Sunday, August 3, 2008

Cars: Hot Rod Lincoln

For me, one of the best parts of music blogging is having a chance to present the history and evolution of songs that have become a part of the mythology of modern day Pop Culture. Hot Rod Race/Hot Rod Lincoln was the first of the car race songs, it opened the door for tunes like Gene Vincent's Race With The Devil and Jan & Dean Dead Man's Curve. While researching Hot Rod Lincoln, I was amazed on the amount of documentation that can be found about it on the Internet, so detailed that my own words couldn't do it the same justice. Below you'll find text I took from some fantastic sites I came across: BlackCat Rockabilly Europe & The Rockabilly Hall Of Fame's A Short History & Evolution of "Hot Rod Lincoln". Enjoy!

Arkie Shibley & His Mountain Dew Boys: Hot Rod Race

Arkie Shibley was a hillbilly singer who recorded the original "Hot Rod Race" in 1950, in Los Angeles. ("Arkie" was a common nickname for Arkansas immigrants to California.) The importance of this song, according to Jim Dawson and Steve Propes (in "What Was the First Rock 'n' Roll Record?"), lies in the fact that "it introduced automobile racing into popular music and underscored the car's relevance to American culture, particularly youth culture."

The writing credit for "Hot Rod Race" goes to George Wilson, which is probably Arkie Shibley's pseudonym. He offered the song to Bill McCall at 4 Star Records, but he turned it down, much to Arkie's frustration. The experience was incorporated into the lyrics of "Archie's Talking Blues":

"So I went to 4 Star with a smile on my face, I had a little tune called-a "Hot Rod Race". Bill McCall, he said it was no good, I'd be better off a-cuttin' hard wood. It hurt my feelings, he slammed the door, I went up the street talkin' to myself, But we recorded it though."

Ramblin' Jimmie Dolan: Hot Rod Race

Four versions hit the charts between 1950-1951: Arkie Shibley's, Ramblin' Jimmy Dolan, Red Foley and Tiny Hill. There were uncharted versions by Bob Williams and Arthur Smith, and possibly another by Rex Turner, so it can be ascertained that perhaps seven recordings of this song were released and/or made the charts during the very early fifties.

Ramblin' Jimmie Dolan's version climbed to #7 on the Country charts. After he covered "Hot Rod Race," Arkie returned the favor with a cover of Dolan's "Playing Dominoes And Shooting Dice."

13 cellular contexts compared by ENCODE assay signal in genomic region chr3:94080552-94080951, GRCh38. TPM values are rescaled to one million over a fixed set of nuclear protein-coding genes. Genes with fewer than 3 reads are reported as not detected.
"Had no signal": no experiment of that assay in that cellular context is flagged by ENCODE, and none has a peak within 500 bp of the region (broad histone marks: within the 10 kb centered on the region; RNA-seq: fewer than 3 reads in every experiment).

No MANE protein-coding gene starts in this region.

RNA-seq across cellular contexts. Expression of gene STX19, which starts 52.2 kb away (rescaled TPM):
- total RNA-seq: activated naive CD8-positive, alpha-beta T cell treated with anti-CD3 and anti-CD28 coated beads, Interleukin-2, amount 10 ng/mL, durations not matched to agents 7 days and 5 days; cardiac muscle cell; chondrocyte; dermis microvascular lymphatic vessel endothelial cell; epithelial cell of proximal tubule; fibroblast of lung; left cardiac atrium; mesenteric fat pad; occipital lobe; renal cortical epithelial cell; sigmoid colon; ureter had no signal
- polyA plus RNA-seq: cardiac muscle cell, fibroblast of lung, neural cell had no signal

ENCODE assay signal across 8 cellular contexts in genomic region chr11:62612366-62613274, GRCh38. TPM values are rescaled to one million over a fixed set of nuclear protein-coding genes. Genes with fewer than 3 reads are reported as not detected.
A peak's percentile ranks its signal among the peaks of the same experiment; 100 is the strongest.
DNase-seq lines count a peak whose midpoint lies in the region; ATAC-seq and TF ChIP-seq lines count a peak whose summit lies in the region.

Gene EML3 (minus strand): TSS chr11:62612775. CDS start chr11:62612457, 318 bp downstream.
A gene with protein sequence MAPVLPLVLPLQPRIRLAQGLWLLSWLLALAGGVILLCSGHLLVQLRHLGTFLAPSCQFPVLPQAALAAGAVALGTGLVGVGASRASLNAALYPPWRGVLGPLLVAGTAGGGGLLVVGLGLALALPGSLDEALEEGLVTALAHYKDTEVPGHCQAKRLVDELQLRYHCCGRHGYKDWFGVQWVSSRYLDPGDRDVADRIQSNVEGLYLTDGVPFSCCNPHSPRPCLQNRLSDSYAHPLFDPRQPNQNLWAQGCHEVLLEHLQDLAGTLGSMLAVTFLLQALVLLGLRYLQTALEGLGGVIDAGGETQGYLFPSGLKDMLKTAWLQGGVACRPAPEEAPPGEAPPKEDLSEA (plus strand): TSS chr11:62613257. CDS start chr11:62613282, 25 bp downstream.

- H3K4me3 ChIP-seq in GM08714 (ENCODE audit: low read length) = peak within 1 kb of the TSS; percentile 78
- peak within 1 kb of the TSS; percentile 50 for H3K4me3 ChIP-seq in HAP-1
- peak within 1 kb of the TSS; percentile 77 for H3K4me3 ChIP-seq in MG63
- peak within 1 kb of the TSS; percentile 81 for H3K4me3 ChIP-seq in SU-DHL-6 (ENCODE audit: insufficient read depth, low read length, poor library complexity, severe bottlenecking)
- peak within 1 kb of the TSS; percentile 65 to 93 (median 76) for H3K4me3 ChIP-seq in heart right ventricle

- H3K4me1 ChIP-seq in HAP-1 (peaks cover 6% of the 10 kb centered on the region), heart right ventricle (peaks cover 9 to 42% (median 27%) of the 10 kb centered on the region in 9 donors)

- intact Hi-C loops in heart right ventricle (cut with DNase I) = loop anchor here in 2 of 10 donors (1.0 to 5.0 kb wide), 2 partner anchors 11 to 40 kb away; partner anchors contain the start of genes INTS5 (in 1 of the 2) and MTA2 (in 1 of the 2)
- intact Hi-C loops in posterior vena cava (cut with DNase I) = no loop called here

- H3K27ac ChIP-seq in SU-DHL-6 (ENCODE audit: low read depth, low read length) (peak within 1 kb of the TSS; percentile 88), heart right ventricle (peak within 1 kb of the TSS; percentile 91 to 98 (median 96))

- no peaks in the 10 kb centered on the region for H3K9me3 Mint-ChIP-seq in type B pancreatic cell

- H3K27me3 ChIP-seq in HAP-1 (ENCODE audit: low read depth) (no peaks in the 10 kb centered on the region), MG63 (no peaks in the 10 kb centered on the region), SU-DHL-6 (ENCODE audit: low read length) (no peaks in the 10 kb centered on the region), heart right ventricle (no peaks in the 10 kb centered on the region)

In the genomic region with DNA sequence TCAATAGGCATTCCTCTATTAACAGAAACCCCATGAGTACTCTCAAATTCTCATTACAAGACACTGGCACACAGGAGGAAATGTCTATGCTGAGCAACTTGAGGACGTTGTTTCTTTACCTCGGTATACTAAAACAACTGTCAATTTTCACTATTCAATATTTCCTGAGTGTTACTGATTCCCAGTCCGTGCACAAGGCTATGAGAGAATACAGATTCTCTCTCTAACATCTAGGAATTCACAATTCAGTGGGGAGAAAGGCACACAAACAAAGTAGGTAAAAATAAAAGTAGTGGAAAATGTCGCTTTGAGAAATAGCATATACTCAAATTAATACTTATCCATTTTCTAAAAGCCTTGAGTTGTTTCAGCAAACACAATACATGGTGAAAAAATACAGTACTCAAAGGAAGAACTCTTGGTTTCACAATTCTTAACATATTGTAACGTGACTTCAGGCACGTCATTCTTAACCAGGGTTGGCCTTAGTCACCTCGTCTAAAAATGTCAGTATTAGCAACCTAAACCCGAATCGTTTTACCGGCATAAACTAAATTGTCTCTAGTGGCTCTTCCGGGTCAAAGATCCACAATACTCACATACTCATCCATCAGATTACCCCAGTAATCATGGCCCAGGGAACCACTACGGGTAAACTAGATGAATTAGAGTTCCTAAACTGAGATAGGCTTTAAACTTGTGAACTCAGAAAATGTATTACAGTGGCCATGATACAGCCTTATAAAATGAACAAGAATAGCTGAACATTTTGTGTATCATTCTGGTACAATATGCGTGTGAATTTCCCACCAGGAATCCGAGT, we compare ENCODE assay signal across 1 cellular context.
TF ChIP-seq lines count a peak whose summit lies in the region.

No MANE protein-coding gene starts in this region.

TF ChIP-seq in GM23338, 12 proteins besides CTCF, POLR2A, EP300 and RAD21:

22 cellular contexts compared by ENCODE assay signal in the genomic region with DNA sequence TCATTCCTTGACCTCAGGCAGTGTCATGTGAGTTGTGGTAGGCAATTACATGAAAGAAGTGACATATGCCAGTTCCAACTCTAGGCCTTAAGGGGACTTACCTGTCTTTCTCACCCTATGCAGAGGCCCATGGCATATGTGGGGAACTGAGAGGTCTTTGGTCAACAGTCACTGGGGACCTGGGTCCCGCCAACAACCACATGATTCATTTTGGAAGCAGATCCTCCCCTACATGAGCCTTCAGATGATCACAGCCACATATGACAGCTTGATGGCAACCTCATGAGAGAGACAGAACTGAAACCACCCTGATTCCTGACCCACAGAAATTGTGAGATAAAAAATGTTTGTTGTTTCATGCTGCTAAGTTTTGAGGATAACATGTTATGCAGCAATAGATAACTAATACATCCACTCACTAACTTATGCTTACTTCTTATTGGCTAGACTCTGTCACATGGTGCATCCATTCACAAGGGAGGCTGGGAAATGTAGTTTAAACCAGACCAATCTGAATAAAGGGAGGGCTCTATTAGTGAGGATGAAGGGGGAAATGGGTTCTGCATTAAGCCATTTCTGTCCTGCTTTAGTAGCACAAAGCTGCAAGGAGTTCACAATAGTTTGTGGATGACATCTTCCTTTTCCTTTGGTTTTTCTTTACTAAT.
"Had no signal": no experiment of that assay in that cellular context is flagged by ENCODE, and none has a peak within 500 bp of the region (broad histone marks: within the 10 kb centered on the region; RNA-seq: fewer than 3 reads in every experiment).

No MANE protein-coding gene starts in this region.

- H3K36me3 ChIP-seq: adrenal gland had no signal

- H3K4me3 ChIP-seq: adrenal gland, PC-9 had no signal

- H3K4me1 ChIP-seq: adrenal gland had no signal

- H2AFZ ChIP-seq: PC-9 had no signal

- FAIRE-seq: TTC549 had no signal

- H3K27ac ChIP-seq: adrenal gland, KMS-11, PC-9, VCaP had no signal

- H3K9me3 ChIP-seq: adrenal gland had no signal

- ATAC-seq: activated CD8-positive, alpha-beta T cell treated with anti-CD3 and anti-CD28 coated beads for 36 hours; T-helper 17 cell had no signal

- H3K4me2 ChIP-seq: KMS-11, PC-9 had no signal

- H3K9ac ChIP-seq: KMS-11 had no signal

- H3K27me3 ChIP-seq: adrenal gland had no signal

Red Foley: Hot Rod Race

Red Foley was apparently the fourth to cover this song, and he changed a few lines, possibly to attract a larger crowd.

Charlie Ryan: Hot Rod Lincoln

The most enduring of the answer records was "Hot Rod Lincoln" by Charlie Ryan & The Timberline Riders, which first saw open road in 1955, attributed to Charlie Ryan & The Livingston Brothers on Ryan's own Souviner Records. It was customary for artists to sell their records at shows, and the Souvenir label suggests that this is just what it implied, a souvenir of the show. Ryan later told Pat Ganahl, editor of Rod and Custom magazine, that he and Shibley wrote their respective songs at about the same time in 1950, when they were both touring in the same area. Ryan, who owned a real hot rod Lincoln with twelve cylinders, begins his road race in Lewiston, Idaho, going through to the top of the hill (where Chuck Berry would later catch Maybellene in her Coupe de Ville). Nick Toshes, in his book Country, wrote that "steel-guitarist Neal Livingston wrought sounds of speed, sirens, and whiplash behind Ryan's tough boogie beat and amphetamine vocal."

Johnny Bond: Hot Rod Lincoln

Although Jim Dawson & Steve Propes wrote in 1992 that Johnny Bond had recorded "Hot Rod Lincoln" prior to Charlie Ryan's version, the Ryan recording was reviewed on 26-Oct-59, while Bond's wasn't reviewed until 20-Jun-60, a full eight months later. Ryan's version debuted on the charts on 09-May-60, while Bond didn't hit until 08-Aug-60, so it is apparent that Ryan started the revival.

Johnny Bond recorded a new version - with eight cylinders instead of twelve - for Gene Autry's Republic label. With West Coast airplay, it charted as both a country and pop hit. 4 Star Records got Ryan and his band back in the studio to re-record "Hot Rod Lincoln" and released it to compete with Bond. The two Lincolns raced each other up Billboard's Hot 100.

Commander Cody and His Lost Planet Airmen: Hot Rod Lincoln

Commander Cody & The Lost Planet Airmen were one of the first bands to combine elements of Western Swing, Rockabilly and truck-drivin' Country and get results over to a mass audience. Their 1972 version of "Hot Rod Lincoln" proved that they were no staid purists when it came to putting a little drive in their brand of Country. With the advent of MTV, "Hot Rod Lincoln" was put to video. Their version begins with a re-write of the Charlie Ryan/Johnny Bond final line: "My pappy said, 'son, you're gonna drive me to drinkin, if you don't stop drivin' that hot rod Lincoln'"

For the most part, the lyrics stayed pretty close to Ryan's, with a minor alteration here and there. This song may never die, perhaps reincarnated once again unto a new generation of Rockers as yet undefined - perhaps a Rap version? It is documented here in hopes that it will be remembered by those who have enjoyed it through the near sixty years it has so far survived.

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